The fuss over how to handle Windows 8 PC's Secure Boot keys in desktop Linux continues and Linus Torvalds spells out how he wants to see it handled.
Dump Microsoft Office, with its new licensing restrictions, and get LibreOffice instead.
After only a few months Acer's Chromebook already accounts for 5 to 10 percent of Acer's US shipments and HP will soon be launching its own Chromebook. In the meantime, Windows 8 PC sales remain anemic.
As Windows 8 and RT devices stumble out of the starting gate, Google's Linux-based, Chrome OS-powered Chromebooks are gaining in popularity.
Lenovo is joining forces with Bluestacks to bring Android apps to some of its Windows 8 PCs.
According to Amazon, the number one selling laptop isn't a Windows PC or a Mac, it's the Samsung Chromebook, which runs Google's Linux-based Chrome OS.
From Goobuntu to Mint to Windows 8, the un-Linux, here are the year's most popular Linux stories.
2012 was a very quiet, but very successful year for Linux. How successful? The most popular end-user operating system is now Linux.
Someone in Microsoft public relations seem to think that encouraging Android FUD on Twitter would be a great way to win friends and influence others. Wrong!
If your business lives and dies by its Red Hat Enterprise Linux servers, here's your chance to get a quick peek at what's coming next.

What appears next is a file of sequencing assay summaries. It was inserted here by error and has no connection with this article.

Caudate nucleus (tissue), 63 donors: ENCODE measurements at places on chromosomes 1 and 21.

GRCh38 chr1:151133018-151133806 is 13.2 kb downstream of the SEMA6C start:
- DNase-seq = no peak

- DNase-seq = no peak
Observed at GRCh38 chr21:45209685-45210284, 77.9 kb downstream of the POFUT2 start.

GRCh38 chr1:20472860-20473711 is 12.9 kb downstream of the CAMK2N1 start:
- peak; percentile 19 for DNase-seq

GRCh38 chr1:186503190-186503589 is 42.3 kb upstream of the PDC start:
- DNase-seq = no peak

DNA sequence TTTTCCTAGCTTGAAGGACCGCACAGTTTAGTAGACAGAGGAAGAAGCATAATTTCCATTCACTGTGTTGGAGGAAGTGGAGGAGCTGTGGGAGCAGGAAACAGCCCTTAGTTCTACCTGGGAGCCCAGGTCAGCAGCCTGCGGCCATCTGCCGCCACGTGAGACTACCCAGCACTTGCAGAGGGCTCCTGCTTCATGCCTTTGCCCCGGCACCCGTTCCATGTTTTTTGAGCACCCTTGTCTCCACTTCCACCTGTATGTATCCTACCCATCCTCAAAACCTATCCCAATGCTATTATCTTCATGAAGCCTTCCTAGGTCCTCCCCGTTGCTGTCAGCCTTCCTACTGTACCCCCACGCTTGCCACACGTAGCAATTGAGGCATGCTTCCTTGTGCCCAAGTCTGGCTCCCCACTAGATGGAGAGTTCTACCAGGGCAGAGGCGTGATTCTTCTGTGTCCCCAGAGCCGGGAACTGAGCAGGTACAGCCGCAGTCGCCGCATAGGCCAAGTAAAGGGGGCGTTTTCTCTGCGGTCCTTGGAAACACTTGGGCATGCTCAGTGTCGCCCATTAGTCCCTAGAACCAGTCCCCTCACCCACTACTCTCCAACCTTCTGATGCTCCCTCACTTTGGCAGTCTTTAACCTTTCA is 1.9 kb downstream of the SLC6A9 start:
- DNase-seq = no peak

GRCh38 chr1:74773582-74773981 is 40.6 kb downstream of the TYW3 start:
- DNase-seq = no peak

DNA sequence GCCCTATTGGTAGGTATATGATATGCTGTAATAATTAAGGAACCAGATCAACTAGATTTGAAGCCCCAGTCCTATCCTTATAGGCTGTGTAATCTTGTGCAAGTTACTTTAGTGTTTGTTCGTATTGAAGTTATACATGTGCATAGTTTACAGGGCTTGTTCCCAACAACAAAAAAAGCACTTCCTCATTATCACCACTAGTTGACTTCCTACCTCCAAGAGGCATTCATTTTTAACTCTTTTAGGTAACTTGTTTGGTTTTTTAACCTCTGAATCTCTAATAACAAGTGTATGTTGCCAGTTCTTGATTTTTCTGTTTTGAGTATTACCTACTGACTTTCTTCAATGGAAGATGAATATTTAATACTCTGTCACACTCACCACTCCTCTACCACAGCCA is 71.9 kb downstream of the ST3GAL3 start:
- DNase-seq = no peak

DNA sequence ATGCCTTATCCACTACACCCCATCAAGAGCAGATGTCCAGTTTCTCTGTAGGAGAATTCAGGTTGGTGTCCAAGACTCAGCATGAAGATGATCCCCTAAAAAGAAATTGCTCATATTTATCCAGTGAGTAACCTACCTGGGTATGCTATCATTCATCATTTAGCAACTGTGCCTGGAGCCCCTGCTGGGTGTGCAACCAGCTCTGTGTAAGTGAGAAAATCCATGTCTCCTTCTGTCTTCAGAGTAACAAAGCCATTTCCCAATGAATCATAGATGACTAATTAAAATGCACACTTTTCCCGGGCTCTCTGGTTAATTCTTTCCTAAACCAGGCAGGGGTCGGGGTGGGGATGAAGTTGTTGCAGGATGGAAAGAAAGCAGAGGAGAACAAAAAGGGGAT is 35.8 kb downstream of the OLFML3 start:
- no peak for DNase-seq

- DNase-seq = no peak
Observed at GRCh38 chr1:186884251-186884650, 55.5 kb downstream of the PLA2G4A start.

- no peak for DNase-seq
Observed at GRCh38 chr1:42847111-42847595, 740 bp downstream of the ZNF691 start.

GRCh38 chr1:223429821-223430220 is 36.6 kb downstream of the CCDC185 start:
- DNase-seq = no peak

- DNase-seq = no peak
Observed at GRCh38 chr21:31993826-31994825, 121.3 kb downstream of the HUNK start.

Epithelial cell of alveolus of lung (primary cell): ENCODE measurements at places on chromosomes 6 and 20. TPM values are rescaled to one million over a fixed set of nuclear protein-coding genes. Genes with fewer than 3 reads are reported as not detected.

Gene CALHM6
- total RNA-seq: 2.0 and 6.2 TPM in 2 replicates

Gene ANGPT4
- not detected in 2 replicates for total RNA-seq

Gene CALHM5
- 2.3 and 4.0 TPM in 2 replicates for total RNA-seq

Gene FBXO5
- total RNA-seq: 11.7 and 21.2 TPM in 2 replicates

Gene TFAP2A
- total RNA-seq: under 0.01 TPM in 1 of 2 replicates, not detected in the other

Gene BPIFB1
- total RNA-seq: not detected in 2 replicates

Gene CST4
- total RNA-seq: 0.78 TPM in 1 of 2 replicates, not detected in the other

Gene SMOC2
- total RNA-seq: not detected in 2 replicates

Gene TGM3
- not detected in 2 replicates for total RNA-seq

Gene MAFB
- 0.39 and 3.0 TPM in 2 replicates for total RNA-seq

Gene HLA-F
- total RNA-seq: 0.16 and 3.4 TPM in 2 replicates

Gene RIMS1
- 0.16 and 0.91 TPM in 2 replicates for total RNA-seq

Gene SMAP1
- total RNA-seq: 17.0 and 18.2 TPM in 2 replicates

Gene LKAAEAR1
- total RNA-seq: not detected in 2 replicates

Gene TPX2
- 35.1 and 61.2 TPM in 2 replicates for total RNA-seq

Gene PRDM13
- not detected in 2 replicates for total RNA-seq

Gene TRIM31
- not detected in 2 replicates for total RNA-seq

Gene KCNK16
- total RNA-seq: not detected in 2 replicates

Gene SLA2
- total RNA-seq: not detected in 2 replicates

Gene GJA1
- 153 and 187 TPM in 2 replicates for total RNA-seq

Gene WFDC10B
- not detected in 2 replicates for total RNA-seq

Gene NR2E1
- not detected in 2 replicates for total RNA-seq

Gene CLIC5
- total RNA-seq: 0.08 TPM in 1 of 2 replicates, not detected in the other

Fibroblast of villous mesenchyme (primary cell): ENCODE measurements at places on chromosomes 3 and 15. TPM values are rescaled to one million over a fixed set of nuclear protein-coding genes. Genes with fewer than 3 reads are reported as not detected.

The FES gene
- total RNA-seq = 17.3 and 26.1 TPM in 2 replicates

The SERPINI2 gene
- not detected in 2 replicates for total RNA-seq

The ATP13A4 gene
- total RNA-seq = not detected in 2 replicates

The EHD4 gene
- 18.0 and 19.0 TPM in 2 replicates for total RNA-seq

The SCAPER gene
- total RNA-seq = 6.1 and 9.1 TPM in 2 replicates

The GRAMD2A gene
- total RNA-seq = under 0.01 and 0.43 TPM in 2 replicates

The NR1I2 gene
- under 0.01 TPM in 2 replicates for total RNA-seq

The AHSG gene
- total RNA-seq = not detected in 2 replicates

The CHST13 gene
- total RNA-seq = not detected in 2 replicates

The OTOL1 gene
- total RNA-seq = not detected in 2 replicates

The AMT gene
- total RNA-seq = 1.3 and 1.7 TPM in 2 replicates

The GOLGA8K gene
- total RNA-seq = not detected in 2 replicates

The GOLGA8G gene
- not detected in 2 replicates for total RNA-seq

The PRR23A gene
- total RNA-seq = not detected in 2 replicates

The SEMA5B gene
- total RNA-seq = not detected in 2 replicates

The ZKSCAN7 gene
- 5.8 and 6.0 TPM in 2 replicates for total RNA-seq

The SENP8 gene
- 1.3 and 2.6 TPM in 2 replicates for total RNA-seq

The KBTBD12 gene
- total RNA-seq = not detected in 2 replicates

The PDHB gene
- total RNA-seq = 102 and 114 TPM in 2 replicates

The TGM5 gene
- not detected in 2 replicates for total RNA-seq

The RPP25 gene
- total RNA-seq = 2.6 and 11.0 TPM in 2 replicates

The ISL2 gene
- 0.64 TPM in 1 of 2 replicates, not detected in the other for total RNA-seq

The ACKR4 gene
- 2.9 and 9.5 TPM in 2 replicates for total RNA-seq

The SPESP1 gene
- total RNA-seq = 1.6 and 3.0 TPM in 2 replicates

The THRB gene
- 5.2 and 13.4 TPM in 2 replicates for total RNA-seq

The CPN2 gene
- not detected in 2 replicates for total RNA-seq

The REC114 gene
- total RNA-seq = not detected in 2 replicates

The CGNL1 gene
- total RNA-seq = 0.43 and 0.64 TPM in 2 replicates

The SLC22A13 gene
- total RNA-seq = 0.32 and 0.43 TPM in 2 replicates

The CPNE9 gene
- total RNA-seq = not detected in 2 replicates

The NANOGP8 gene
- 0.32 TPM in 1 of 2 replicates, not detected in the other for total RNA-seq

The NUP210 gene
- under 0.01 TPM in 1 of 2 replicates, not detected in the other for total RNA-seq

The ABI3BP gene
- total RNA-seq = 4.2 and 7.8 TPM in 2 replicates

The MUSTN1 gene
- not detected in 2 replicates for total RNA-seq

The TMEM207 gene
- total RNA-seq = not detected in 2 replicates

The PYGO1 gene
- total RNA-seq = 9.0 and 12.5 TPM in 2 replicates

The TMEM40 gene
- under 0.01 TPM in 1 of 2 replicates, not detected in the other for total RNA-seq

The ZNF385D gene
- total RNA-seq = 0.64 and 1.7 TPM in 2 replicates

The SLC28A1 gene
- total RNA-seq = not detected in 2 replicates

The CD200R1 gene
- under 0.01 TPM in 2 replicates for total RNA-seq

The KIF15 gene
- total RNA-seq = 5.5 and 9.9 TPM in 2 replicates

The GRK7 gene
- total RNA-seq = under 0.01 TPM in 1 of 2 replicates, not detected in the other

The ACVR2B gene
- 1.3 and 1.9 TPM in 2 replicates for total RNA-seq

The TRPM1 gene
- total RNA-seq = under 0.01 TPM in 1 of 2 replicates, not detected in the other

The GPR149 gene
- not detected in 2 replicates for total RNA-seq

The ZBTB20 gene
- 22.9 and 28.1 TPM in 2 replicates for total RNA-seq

Thanks to Microsoft, the Linux Foundation's program for booting Linux easily on Windows 8 PCs protected with Secure Boot is still stuck in neutral.
OpenOffice's graduation to a top-level project at Apache now clears he way for faster cloud innovation, especially as Microsoft Office 365's debut nears. Plans for "Cloud Apache OpenOffice" will be discussed at ApacheCon Europe in weeks
In the opening keynote at LinuxCon, Linux Foundation executive director Jim Zemlin observed that open source is now key to how all companies use to develop software—and yes he meant Apple, Microsoft, and VMware as well.
Get real! It's bad enough that you're going to have to deal with Windows 8 on new PCs, why ask for misery on your old PC?
Microsoft insists that it has built robust support for ODF 1.2 and PDF in Office 2013. It has offered support for ODF 1.1 in the last rev of Office but 1.2 support is said to offer better support for spreadsheet formulas. The next version of Office is due to launch later this year. How will OpenOffice backers respond with Microsoft Open XML support?
SCO, the company that started the Linux lawsuit madness, is now in Chapter 7 bankruptcy, but the Linux intellectual property FUD lives on.
For the first time, Microsoft has publicly gotten a company using Linux servers to say that they've signed a Linux patent licensing deal, but it's far from the first time that Microsoft has convinced Linux-using businesses into paying for Linux.
With Windows 8 PCs with UEFI secure boot locks on their way, Linux developers are working on addressing its problems.
Yes, it's true that you won't be able to easily install Linux, or any other operating system, on Windows 8 PCs, but there is a way around the problem. Open hardware for open-source software.
Microsoft has alienated its hardware partners and will soon be rolling out a version of Windows that many people already dislike. Will the Linux desktop finally get its shot for the big-time?